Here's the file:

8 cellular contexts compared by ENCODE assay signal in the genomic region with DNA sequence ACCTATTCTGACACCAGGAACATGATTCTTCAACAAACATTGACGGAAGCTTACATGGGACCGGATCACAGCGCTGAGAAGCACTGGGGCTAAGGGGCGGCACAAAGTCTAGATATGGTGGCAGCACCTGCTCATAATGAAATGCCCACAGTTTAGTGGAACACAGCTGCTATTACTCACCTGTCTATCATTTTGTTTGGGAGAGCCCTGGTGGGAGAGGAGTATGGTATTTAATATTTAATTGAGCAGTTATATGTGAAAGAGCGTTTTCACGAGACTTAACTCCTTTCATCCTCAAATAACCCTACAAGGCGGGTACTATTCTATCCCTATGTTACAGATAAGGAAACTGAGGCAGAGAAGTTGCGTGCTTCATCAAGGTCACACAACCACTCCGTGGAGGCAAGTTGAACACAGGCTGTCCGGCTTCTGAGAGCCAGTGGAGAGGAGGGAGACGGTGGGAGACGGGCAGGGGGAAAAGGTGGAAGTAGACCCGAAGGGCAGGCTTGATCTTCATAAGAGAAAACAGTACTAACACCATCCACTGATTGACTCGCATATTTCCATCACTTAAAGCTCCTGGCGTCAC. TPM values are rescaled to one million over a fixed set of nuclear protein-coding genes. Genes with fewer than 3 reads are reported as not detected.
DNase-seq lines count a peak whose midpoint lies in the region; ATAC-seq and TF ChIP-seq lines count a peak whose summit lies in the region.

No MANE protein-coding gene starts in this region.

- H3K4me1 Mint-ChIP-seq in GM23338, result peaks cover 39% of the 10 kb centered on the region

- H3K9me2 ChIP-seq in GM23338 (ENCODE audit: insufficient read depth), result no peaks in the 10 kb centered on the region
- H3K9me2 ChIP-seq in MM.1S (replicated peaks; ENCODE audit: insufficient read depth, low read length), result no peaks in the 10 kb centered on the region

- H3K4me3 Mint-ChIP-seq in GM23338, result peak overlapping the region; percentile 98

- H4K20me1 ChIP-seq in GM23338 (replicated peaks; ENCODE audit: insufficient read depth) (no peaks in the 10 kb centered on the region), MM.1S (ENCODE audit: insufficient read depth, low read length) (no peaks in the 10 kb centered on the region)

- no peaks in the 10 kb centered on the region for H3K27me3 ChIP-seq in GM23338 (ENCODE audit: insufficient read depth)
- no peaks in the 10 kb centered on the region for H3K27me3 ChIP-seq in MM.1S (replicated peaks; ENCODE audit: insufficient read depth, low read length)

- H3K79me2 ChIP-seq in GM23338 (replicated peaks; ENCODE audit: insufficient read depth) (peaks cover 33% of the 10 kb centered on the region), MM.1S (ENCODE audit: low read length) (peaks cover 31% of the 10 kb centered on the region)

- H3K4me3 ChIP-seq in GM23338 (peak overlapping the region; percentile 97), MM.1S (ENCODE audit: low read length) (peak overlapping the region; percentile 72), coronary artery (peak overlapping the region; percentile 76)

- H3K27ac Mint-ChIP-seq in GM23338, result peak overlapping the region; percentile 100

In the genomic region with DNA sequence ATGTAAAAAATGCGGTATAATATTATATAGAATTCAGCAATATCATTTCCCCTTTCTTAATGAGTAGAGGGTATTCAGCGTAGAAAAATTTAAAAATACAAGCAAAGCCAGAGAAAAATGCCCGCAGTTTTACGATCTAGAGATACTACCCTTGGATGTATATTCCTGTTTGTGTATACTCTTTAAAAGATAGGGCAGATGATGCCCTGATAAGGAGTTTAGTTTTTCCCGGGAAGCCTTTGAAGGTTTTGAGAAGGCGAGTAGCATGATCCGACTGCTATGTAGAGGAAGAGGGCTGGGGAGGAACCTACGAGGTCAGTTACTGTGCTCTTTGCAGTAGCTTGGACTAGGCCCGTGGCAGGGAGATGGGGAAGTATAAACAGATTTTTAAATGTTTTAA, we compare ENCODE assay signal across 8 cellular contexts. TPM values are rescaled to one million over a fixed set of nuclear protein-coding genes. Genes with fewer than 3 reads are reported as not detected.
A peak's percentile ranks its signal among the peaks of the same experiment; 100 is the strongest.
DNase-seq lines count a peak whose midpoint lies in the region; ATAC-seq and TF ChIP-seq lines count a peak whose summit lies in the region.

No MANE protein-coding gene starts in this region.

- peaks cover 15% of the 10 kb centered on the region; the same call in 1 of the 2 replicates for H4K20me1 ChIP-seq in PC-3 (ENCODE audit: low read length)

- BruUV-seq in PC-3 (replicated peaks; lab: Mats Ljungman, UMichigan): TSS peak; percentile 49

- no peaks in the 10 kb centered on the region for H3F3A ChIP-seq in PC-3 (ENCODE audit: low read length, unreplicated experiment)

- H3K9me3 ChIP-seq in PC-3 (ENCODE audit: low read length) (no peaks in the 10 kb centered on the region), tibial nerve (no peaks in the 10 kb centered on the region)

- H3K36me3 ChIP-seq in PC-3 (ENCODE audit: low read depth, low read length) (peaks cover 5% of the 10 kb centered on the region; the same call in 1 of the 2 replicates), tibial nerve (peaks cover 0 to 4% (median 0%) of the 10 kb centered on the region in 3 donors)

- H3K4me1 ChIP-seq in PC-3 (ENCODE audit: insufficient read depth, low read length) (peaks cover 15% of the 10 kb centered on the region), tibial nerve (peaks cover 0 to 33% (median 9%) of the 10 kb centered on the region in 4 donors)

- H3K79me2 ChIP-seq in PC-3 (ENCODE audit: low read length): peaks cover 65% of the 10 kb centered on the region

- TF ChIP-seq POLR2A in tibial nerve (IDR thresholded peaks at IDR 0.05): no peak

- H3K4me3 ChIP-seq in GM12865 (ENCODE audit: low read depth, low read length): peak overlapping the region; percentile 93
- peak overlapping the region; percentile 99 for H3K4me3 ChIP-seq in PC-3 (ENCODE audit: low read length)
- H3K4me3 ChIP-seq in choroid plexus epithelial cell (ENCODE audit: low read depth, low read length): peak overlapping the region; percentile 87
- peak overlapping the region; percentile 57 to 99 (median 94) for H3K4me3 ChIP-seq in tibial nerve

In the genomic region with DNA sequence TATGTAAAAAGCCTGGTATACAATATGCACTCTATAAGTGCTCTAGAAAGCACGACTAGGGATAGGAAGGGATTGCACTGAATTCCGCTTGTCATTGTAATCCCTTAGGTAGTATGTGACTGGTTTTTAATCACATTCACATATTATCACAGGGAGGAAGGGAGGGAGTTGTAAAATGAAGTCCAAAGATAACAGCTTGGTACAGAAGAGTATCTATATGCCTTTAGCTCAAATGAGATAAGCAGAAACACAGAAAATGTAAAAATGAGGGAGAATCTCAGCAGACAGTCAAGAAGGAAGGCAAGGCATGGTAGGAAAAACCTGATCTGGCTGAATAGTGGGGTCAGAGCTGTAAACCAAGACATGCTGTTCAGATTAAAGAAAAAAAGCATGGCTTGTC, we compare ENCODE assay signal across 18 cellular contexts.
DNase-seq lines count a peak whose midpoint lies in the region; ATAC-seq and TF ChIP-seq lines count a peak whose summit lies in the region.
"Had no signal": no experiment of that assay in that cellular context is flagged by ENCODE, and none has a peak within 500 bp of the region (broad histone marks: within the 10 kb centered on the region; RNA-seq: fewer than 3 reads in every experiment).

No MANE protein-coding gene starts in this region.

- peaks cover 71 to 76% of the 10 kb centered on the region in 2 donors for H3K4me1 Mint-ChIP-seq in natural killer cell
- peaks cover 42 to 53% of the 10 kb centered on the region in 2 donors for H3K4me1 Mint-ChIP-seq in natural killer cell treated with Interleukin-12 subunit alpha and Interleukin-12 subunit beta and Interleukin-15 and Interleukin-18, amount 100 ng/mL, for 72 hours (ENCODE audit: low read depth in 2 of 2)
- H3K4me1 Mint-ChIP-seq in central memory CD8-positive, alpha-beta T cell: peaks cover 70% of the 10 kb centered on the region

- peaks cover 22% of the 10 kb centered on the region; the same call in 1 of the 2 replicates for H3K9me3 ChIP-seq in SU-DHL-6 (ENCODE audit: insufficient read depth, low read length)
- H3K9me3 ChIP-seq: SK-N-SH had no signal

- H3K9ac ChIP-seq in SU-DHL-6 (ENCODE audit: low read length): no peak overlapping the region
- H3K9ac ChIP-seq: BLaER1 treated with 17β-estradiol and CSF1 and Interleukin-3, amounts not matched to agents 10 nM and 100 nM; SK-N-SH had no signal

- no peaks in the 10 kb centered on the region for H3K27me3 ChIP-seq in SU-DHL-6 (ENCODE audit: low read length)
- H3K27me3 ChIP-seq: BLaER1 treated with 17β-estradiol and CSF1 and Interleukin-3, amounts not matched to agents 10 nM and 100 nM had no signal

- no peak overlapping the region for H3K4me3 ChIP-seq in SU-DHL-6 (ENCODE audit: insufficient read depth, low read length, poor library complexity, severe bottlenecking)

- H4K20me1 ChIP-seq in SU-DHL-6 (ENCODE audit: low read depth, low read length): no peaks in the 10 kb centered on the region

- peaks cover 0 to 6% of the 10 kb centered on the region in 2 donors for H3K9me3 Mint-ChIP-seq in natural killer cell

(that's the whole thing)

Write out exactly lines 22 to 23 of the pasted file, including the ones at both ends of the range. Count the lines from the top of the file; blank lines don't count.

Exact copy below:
- H3K36me3 ChIP-seq in PC-3 (ENCODE audit: low read depth, low read length) (peaks cover 5% of the 10 kb centered on the region; the same call in 1 of the 2 replicates), tibial nerve (peaks cover 0 to 4% (median 0%) of the 10 kb centered on the region in 3 donors)

- H3K4me1 ChIP-seq in PC-3 (ENCODE audit: insufficient read depth, low read length) (peaks cover 15% of the 10 kb centered on the region), tibial nerve (peaks cover 0 to 33% (median 9%) of the 10 kb centered on the region in 4 donors)